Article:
As you can see, all of the containers are clear glass. Because of this, I had been concerned from the start about food and such getting inside where they would rot and make everything look mucky from the get-go. So I purchased a length of acrylic tube and began placing it in the tank at meals and pouring the food into it. Food goes straight to the bottom and out of reach of the vase mouths. Now the only things that get into the vases are stray crumbs (which are minimal) and the occasional piece of poop. These things, if they are not nipped up or tossed out by the fish, are very easily sucked up during weekly vacuumings. Any tiny bits that remain work down to the substrate where they act as fertilizer.

With such small amounts of waste remaining in the tank once all is said and done--and those eventually being put to good use--I haven't yet encountered a situation that has become hazardous to the fish.

Actually something I hadn't considered. The reason that I removed the original gravel from the tank was only because the one goldie got it stuck, and I stayed with it because it's so much easier to clean; again, I never had any health issues with substrate.

Whatever wastes don't get used by either the standard bacteria in the filter and substrate, or the aquatic plants, should get black-holed into the pothos. Unless I was to skip on water changes for at least a few weeks, there shouldn't be enough nutrients leftover for excess bacteria to populate on.

Plant care:
I've gotten a fair number of plants (including most of those that I'm including in this tank) to grow quite well without CO2, and while it's definitely something that I would want for a really lush, fully planted tank, because I'm planning for this to be fairly low maintenance and I'm not in a hurry for things to fill out, I've opted to leave it out, at least for the time being.

Any fertilizers in this tank will be root tabs. I'd prefer to keep as many nutrients as I can out of the water column.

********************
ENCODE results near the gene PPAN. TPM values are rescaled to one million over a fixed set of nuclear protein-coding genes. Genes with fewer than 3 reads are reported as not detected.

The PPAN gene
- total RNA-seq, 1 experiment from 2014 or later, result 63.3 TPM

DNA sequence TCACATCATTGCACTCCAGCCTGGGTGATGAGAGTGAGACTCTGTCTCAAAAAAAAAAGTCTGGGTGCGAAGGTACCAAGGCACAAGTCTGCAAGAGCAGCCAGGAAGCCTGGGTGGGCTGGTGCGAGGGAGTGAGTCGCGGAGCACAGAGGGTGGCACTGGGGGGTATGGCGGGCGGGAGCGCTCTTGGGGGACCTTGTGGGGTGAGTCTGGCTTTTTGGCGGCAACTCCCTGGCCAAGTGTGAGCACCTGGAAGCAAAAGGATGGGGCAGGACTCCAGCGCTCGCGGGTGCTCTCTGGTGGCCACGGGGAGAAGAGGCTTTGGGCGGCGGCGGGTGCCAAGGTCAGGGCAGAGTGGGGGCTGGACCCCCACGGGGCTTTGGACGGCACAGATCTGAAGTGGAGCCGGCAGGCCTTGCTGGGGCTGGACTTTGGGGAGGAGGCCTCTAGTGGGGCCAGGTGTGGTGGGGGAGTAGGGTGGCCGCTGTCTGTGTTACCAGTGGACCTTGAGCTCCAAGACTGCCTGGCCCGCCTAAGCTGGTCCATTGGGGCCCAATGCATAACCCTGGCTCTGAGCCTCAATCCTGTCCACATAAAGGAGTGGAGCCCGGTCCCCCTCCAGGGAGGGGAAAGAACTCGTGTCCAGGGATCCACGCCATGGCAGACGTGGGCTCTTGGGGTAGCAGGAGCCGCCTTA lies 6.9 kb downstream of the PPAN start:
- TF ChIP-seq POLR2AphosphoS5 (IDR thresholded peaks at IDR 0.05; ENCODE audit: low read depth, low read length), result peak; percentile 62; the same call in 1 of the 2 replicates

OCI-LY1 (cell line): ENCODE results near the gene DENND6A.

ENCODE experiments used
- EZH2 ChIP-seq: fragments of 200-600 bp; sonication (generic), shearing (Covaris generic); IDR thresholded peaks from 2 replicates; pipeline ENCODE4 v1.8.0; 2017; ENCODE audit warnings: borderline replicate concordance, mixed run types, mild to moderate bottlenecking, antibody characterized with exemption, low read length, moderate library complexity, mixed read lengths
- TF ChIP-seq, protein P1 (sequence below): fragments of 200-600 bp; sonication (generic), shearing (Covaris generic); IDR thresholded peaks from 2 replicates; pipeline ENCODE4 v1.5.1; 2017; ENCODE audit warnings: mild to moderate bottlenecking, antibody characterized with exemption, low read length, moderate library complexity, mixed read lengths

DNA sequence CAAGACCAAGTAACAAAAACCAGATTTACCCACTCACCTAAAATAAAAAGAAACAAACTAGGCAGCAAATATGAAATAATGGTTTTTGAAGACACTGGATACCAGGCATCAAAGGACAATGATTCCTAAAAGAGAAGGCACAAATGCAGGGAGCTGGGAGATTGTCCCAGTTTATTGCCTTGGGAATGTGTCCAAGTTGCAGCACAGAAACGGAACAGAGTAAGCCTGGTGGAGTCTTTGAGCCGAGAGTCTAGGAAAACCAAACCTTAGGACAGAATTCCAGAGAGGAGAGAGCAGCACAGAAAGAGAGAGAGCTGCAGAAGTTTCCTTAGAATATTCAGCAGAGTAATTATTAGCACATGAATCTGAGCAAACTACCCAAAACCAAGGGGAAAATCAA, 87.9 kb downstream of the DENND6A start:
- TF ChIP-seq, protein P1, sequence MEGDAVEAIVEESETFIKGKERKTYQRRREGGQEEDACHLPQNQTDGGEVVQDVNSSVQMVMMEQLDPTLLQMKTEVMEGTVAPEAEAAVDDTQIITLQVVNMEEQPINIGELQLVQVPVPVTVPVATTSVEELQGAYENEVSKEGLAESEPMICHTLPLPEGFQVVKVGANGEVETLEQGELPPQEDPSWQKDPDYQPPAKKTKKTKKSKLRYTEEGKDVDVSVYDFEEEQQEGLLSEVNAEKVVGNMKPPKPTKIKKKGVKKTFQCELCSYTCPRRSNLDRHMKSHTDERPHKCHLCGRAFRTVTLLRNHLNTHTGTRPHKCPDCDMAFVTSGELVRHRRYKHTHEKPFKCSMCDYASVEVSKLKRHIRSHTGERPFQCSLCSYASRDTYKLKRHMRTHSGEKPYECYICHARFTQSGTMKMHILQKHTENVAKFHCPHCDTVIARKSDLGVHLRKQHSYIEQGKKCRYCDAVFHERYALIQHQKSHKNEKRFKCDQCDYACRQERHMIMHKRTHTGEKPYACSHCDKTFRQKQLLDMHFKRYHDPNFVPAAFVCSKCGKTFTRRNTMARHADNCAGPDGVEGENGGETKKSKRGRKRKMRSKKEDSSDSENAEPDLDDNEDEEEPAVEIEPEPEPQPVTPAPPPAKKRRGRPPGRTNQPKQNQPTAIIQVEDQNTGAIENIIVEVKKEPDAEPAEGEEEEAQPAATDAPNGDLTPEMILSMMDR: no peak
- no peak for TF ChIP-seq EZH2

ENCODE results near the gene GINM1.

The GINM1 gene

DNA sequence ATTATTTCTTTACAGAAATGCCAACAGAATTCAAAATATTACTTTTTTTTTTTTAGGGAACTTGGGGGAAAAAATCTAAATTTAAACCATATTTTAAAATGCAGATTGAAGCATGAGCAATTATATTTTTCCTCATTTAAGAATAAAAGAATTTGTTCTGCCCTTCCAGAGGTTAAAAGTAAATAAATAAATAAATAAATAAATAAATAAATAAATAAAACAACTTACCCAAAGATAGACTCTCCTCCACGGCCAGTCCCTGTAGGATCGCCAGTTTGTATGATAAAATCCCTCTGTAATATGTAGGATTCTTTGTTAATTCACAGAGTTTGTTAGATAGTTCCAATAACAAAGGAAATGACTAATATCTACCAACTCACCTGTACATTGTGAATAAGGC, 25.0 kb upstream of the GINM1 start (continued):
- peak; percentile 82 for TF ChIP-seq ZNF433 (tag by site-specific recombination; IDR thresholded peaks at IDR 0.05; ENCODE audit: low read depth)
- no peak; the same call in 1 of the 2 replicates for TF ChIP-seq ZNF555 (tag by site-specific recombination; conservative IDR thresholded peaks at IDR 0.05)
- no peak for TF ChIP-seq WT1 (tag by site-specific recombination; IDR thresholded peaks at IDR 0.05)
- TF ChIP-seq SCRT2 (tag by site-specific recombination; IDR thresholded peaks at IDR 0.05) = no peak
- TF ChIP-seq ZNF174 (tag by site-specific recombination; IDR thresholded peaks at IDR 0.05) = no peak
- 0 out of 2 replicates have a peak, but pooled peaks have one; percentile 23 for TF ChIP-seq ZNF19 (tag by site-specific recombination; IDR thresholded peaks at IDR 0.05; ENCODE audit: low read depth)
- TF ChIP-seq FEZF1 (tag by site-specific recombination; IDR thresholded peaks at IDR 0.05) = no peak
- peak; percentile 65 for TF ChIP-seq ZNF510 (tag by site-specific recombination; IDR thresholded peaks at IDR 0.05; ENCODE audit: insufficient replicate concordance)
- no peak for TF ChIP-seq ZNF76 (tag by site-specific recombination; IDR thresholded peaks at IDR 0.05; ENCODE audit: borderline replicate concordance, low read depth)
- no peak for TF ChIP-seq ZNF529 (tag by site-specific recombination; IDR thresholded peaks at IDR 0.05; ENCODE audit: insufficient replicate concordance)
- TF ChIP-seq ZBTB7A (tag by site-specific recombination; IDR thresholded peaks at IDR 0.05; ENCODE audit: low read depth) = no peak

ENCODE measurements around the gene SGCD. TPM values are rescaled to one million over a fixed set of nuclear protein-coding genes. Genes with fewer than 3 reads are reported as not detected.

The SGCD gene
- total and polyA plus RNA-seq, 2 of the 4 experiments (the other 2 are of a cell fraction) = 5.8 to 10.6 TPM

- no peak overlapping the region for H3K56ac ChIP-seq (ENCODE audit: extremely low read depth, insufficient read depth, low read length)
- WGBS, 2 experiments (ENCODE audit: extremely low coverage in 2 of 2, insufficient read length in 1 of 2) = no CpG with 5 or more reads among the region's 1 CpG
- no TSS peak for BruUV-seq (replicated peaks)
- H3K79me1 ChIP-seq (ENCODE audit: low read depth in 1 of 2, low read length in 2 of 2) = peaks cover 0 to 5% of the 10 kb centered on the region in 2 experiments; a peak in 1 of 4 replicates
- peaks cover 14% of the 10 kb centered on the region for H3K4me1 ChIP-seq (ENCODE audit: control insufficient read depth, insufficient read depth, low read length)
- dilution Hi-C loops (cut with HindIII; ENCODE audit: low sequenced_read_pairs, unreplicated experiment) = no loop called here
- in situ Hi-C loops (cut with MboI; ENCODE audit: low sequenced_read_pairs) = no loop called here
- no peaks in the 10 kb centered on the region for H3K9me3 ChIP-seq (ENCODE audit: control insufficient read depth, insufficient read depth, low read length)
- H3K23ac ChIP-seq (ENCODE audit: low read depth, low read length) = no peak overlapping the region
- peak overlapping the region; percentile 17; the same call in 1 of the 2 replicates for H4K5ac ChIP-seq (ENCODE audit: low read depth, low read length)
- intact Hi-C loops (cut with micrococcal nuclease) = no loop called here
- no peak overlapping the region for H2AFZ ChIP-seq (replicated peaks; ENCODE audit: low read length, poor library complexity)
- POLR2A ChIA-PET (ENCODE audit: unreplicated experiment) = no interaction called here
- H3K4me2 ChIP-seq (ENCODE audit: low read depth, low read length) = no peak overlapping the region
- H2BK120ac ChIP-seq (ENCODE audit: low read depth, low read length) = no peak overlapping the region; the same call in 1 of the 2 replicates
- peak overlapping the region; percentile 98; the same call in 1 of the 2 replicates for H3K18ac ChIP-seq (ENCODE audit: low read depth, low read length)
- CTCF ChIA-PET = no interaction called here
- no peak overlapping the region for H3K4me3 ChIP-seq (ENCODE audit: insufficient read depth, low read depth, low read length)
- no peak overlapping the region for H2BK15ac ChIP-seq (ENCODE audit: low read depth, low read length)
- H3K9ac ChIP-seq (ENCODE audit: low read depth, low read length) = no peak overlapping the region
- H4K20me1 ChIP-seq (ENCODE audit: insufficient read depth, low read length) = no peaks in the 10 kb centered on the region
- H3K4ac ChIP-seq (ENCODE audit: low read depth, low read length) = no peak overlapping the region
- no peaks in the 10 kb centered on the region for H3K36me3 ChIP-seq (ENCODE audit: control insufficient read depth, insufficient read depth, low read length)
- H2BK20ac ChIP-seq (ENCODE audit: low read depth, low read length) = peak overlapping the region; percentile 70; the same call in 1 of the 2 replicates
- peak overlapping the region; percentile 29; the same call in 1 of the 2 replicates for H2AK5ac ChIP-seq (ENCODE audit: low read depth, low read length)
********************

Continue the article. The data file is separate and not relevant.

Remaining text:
I, too, have never had a problem with my goldfish eating most plants. Unfortunately for the plants in the photo above, they were grown emersed, and so not long after the pic was taken they died back. Most of them have regrown nicely (especially considering how low-light that tank is), except for a couple of Amazon Swords that haven't gotten passed being babies because the Ryukin keeps muching them while they're still small and soft. This time around I ordered all the plants online from a company that only grows their plants submersed, so I should be able to avoid that problem.

I had Italian Val and Gigantic Val in this tank when it was still full of Balloon Molly fry. They were both well on their way to taking over the entire tank surface before I removed them, lol.

You might try some brackish-tolerant plants for your salted tanks. Vals certainly work well. As do, from what I hear, java fern, micro and chain swords, and a number of other plants.

I've been looking into getting some olive nerites to act as cleanup crew. If I decide not to go for them, I do have plenty of baby ramshorns that I can raise up and try in this tank. I know that my guys will eat small snails, but adults might be large enough to not get munched. Maybe.

It's always great to see goldfish pictures, imo, especially when they're as gorgeous as yours! Ryukins have always been my favorite, too!

dufus, I feel your pond pain. If I ever want to have fish of any sort in my yard, I'd have to make sure the pond was proof against cats, dogs, raccoons, foxes, hawks, herons, snakes, and who knows what else. Personally, I've never had a problem with excess bacteria in goldfish substrate. The reason I switched to bare-bottom to begin with was to prevent gravel getting lodged in a fish's mouth (again.) It is possible for waste levels--especially in a tank with big waste producers, like goldfish--to build to a point where the normally harmless bacteria will have a population explosion, which can get to a point where it's fatal to fish.

On that note, awrieger, you are the only other person who I've heard of having such a bad bloom. I did have one such occurance last autumn in one of my topical tanks, which killed most of the fish (including a bichir); the only survivors were a good-sized common pleco and 2 apple snails. I'm still not sure what triggered it, but I've never even had a minor bloom in my goldfish tanks.

baowow, bare-bottom is definitely my choice for any goldie tank, without question. The difference between the amount of work and worry with gravel and with bare is immense! These days I almost never even see a poop unless it's just coming out.
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post #8 of 9 (permalink) Old 06-30-2007, 01:40 AM Thread Starter
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Well, because of next week's holiday, the plants I ordered aren't getting shipped until Monday, which means they should arrive next Tuesday or Wednesday. Hopefully I'll have enough time next weekend to get all the in-tank plants set up (family's visiting, so it's not guaranteed. :/)
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post #9 of 9 (permalink) Old 12-31-2010, 03:03 AM
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What are those plant boxes made of? Where did you get those? I've been trying to find rectangle shape ones